Sunday, 08 May 2016 22:17

Conversation with a Video Repair Man

The following article was written by Father Emmanuel in his early years as a Priest.

I recently took in my old VHS video machine in for repair. No sooner had I entered the repair shop when the man behind the counter started to engage me in deep discussion. I really had no opportunity to speak other than to offer the odd nod of approval and wear a friendly smile. Presbytera often speaks about the verbosity of middle aged men we would call to our home for the odd repair job. There was no way she was going to get away with simply the job being done and payment being made. Any hint of politeness of course which is well ingrained in us instantly communicates friendliness and approval which inevitably leads to the offer of coffee, tea and biscuits and the opportunity to hear more about life's' meaning. People it seems, particularly middle aged men have a need to philosophize about life – they are continually searching for meaning beyond the immediate task at hand. People can apply themselves remarkably well to menial tasks but there is no way that the human spirit can remain there. Once knowledge is acquired and the skills associated with the use of that knowledge is mastered, the human spirit wants to move on and to rise above it all. It is as if once the brain has learnt its tasks and functions successfully, we arrive at the point (sometime after the challenge has gone) where we ask ourselves 'Is this what life is all about?' It is said that 'familiarity breeds contempt', as a strong desire within us drives us to shift our focus of interest away from the reasoning of the brain to another place which has a different orientation – our heart. This can happen to us when we are young or old and people of all walks of life no matter who they are. Hopefully, at some point in our lives, whether it be a conscious shift or not, whether it be as a result of some crisis in our life or by gradual maturation – we will tend to move from a focus of knowledge and reasoning about the world and the things of the world, to a knowledge of the heart within us, so that, God willing, we may be able to hear God's voice.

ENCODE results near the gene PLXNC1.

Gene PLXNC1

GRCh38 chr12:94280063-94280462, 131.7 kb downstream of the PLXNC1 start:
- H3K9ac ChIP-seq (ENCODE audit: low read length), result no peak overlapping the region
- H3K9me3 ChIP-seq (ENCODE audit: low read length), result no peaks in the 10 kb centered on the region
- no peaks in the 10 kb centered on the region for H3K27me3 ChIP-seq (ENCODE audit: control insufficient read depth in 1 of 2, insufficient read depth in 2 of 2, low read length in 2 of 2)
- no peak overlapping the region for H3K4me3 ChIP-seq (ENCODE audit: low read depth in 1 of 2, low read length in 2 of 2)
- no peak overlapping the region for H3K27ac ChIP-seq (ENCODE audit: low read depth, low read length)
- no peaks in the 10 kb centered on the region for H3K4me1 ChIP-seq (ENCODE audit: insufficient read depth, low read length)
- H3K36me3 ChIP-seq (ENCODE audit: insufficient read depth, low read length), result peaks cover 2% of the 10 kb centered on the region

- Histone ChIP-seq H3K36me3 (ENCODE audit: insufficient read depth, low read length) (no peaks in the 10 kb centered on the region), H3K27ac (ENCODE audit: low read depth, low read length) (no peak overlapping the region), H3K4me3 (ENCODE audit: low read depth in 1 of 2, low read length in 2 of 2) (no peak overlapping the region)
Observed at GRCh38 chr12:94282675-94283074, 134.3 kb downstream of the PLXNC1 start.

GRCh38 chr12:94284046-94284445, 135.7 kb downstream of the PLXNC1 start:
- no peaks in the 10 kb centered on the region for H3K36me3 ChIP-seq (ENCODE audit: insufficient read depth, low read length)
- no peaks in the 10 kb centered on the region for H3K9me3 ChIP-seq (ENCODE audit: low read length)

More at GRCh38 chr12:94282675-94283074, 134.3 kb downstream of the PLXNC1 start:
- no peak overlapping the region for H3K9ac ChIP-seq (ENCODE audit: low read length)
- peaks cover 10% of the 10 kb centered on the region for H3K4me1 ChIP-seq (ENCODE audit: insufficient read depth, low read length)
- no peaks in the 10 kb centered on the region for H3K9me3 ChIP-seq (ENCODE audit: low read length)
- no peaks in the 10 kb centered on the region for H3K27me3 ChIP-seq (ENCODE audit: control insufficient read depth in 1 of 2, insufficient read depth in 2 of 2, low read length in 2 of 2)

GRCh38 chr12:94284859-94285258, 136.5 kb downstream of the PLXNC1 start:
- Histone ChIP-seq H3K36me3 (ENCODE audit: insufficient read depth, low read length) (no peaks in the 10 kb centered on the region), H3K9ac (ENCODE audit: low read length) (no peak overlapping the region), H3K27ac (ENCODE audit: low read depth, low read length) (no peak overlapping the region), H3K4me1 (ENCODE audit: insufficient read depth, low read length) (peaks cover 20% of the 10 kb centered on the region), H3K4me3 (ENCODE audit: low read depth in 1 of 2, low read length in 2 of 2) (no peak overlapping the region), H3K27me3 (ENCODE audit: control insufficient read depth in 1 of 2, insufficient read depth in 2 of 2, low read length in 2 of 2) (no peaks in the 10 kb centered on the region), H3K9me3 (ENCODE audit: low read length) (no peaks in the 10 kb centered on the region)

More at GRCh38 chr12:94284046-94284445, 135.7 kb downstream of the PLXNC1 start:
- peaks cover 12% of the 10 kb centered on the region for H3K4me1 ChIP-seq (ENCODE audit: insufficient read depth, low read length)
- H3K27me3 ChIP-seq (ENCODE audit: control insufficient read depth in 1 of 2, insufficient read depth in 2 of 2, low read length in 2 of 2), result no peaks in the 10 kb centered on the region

Memory of the Venerable Fathers Massacred at Mount Sinai
Feast Day: January 14

Mount Sinai, the place where God gave the Ten Commandments to Moses, is a holy place, and has drawn people to it ever since. A great Monastery (Saint Catherine's Monastery) was later constructed on its slopes, however, long before its construction in 527, many ascetics lived scattered in the wilderness. They were tried and tested and faced many difficulties but praying unceasingly, they left all things in God's hands.

The holy monks would be frequently visited by marauders who roved the desert. On one occasion, a Saracen chief happened to die while his band was encamped by the Church used for Sunday Divine Liturgies. The barbarians, angry at the loss of their chief, vented their rage on the monks, massacring the superior of the community, Doulas, as well as all the Fathers who were living in cells in that area. The desert ground was covered with the blood of these holy men, when a great flame shot up from the summit of the mountain, making the mountain of God appear like a pillar of fire and smoke. At the sight of this great wonder, the barbarians, filled with fear, fled from there, leaving behind the dreadfully mutilated bodies of the holy men.
Thirty-eight venerable ascetics were counted. Some had their heads completely severed, others were barely held on, and some cut in half. Filled with tears, it was up to the few survivors who remained to bury the remains of these holy monks. They found two other monks who survived the attack; one gave up his last breath to God that evening but the other, Sabas, while not badly wounded, wept at not being counted worthy to join his brothers. Sabas prayed, exclaiming, “Woe is me, wretched and unworthy sinner that I am, who am alone excluded from the everlasting blessedness which the holy Martyrs have acquired today!” His prayer was heard, and he too gave up his soul, joining his brothers in Christ. Thus, forty holy Martyrs gave up their souls that day.